Yes. There’s a Twitter account. Actually, there’s two Twitter accounts. There’s the @dawgpackdirt account and then there’s the more well-known @UWDawgPack handle.

Garcia said both accounts are student-run and both groups interact with the goal of making The Dawg Pack one of the most formidable student sections in college basketball.

It appears to be working. Gano said there were 2,000 students who came in December to UW’s home game against against Gonzaga.

“This year, even with the five Pac-12 games, our average attendance is up by almost 400 students a game from last year,” Gano said. “It’s indescribable. But when The Dawg Pack is loud and at their best, there’s not a more fun arena.”

Rini, a senior international studies major, said The Dawg Pack has made strides compared to earlier in the year.

He said The Dawg Pack only had around six members when UW played Seattle on the Friday after Thanksgiving. Rini attributes the rise in students to UW’s win over then-No. 2 Kansas in early December in Kansas City, Missouri.

Whether it was the win over the Jayhawks or the team’s success under Hopkins, it’s all been a bit surreal for Rini and his friends.

“Every year we’ve missed the tournament and every year we’ve had some real tragic bad luck and everything goes wrong,” Rini said. “Senior year, I figured, we’d have a good time watching games. Now there’s been (NCAA Tournament) talk and it’s been amazing.”

Being a part of The Dawg Pack goes beyond being a UW student who likes to harass opposing coaches and players.

Joining the group means standing outside Alaska Airlines Arena for hours during a Pacific Northwest winter waiting to enter the building.

That time is spent by coming up with creative chants and signs.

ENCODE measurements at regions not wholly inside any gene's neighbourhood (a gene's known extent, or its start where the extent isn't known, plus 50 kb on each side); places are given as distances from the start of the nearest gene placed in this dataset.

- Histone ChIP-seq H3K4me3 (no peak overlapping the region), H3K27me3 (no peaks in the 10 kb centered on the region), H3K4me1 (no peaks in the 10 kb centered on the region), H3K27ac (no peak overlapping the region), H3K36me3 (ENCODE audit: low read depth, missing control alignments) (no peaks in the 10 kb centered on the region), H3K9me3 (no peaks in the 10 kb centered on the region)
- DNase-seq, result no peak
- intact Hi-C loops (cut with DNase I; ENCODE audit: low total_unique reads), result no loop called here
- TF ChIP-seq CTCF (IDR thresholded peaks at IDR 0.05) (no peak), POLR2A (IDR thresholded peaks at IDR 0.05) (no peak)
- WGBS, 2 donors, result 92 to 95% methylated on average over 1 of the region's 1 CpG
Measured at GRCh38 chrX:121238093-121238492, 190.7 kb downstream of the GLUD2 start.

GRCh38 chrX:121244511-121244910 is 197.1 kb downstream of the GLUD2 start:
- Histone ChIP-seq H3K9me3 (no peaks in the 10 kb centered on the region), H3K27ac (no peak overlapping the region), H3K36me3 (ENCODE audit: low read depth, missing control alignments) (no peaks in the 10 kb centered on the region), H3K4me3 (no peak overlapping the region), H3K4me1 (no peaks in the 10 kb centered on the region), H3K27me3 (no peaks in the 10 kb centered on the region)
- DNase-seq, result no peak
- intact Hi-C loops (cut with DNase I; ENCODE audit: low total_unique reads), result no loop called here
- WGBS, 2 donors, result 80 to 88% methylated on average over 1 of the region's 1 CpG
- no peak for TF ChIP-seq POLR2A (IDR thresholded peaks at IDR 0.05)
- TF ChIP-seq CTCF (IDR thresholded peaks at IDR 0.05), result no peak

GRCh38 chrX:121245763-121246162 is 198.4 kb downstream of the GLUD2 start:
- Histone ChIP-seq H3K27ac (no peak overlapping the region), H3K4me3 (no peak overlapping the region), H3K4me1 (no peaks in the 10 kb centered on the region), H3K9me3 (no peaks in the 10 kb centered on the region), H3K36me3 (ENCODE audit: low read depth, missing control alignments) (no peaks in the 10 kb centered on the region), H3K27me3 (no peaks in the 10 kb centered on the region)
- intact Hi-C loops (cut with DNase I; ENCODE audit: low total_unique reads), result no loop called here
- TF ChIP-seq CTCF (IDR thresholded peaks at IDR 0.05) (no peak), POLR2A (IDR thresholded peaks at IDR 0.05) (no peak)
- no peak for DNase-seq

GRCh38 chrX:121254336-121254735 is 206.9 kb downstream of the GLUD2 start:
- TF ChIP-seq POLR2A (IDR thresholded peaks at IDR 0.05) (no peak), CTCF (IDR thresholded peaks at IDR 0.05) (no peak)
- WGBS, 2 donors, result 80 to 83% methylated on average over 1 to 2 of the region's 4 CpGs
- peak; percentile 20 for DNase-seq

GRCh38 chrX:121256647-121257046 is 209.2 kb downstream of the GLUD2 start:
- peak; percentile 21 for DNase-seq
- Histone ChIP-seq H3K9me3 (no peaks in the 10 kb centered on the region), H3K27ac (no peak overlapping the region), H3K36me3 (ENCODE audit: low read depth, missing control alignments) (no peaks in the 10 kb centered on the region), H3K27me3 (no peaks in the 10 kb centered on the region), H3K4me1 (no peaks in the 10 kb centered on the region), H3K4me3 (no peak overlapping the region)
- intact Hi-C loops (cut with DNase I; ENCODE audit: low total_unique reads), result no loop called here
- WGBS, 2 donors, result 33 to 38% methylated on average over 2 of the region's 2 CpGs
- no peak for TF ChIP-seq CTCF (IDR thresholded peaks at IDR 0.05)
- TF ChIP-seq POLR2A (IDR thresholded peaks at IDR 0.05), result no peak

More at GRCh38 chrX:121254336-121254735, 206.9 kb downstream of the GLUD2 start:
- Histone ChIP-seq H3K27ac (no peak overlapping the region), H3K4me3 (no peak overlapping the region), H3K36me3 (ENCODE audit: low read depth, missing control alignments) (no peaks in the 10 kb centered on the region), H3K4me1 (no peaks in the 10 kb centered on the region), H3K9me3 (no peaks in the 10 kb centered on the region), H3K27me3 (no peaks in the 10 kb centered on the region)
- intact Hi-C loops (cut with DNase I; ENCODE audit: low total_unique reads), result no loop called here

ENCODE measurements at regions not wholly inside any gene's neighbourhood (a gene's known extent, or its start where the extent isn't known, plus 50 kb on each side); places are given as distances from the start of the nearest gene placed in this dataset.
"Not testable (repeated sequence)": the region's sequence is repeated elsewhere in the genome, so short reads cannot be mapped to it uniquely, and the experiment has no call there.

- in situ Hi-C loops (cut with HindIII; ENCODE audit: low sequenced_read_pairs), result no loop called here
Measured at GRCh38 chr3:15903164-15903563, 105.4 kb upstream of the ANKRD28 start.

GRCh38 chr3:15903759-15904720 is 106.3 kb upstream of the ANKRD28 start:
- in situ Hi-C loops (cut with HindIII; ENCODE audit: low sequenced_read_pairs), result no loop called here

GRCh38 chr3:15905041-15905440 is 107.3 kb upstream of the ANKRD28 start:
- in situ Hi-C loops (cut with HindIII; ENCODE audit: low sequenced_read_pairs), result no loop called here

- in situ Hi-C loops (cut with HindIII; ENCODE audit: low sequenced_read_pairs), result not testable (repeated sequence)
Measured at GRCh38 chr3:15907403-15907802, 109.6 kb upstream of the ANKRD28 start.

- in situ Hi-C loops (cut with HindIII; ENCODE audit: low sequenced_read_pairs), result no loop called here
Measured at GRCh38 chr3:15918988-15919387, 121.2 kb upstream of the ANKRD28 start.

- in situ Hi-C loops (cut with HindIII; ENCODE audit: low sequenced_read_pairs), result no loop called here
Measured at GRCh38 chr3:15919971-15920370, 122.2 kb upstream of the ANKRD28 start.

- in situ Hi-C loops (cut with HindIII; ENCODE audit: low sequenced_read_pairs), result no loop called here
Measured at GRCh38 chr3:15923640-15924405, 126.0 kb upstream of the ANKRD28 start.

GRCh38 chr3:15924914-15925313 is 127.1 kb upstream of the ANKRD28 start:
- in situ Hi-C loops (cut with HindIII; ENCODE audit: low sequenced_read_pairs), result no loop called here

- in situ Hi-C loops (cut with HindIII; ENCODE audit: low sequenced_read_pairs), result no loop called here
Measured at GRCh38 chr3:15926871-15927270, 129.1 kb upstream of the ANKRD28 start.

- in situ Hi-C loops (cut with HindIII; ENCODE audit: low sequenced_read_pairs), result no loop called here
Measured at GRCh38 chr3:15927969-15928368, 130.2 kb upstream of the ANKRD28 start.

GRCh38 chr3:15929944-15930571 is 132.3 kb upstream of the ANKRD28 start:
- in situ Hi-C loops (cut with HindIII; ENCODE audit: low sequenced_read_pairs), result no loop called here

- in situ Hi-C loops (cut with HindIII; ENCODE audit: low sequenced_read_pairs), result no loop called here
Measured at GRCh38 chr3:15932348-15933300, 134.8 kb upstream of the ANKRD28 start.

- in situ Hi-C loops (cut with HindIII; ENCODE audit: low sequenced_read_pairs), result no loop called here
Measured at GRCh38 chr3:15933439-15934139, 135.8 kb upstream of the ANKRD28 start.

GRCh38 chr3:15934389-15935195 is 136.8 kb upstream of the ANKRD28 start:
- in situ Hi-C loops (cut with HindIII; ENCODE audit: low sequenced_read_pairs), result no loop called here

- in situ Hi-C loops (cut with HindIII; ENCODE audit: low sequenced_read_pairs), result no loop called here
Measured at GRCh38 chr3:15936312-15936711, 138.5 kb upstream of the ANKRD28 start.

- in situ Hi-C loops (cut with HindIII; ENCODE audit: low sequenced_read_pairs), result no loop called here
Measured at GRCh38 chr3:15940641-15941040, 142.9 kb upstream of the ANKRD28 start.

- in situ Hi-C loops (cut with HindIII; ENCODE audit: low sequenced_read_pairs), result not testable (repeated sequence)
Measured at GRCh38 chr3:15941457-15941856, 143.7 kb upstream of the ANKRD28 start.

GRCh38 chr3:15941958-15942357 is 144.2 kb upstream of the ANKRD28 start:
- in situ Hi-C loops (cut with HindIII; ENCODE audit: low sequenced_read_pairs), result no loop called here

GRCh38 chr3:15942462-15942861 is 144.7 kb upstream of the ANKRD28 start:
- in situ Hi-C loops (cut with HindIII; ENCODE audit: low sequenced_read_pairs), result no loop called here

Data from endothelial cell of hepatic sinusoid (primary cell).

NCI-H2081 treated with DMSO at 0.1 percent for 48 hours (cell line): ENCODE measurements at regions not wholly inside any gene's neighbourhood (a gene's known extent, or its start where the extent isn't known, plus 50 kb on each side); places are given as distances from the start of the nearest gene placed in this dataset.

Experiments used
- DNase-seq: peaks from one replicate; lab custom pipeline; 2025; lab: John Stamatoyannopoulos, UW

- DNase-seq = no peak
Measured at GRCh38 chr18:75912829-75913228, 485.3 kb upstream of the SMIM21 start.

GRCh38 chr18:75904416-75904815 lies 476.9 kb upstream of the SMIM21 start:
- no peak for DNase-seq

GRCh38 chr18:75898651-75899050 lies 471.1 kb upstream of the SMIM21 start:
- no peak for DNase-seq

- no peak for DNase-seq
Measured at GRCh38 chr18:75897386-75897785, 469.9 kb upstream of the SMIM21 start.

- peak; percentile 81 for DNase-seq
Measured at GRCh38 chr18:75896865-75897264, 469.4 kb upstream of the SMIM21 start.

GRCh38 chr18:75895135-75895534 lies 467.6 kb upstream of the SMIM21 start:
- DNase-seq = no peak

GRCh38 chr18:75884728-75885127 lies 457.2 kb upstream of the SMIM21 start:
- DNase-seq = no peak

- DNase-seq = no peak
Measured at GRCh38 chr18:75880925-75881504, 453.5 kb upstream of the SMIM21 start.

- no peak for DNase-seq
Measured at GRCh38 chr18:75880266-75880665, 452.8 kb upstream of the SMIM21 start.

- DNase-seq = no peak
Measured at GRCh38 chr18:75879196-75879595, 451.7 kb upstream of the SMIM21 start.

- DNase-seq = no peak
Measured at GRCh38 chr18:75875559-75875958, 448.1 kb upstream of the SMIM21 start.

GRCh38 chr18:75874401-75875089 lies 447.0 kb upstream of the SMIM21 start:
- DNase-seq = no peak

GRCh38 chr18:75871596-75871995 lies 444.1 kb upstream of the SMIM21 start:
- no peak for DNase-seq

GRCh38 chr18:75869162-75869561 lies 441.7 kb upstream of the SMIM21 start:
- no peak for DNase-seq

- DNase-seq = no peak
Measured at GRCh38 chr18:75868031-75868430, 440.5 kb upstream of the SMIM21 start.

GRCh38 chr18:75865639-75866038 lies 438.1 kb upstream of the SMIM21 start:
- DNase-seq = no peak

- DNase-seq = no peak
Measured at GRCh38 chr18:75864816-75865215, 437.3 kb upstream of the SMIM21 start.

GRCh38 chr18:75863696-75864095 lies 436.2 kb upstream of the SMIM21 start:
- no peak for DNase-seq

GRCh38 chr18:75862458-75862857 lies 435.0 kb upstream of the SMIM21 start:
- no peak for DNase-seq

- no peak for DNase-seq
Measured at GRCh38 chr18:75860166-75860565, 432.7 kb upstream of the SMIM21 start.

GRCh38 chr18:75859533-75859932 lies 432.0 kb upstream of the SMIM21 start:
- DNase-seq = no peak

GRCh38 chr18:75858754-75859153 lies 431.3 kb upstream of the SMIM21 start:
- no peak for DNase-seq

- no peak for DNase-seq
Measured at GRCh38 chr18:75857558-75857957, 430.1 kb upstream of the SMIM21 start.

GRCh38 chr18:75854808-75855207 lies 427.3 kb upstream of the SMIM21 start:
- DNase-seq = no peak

“The athletics department has been awesome,” Santo Domingo said. “They’ve given us a ton of sign-making stuff at a lot of the games this year.”

Those efforts have been spearheaded by Gano, a Bellevue native and UW alumna.

Gano joined The Dawg Pack as a freshman, which at the time, was rare.

“Back then, it was super hard to get Dawg Pack tickets as a freshman,” she said. “Me and my roommate woke up at 4 a.m. and we were getting on the site to get tickets and we were some of the only freshmen to be in The Dawg Pack that year.”

Gano was a member of The Dawg Pack until her junior year when she took an internship within the athletics department.

The internship led to Gano getting her current job.

As a whole, she is responsible for making sure fans who attend any UW sporting event have fun. During basketball games, she’s the one organizing the pregame music, the band and cheerleaders, the videoboards and the public address announcer.

Plus, she also helps The Dawg Pack with whatever they need as well.

“I think its really exciting to see that happening again,” she said. “You can see they’re bonding and having fun. We have not seen students hours before a game for years now.

“They’re amazing and I cannot say enough things about what they are doing.”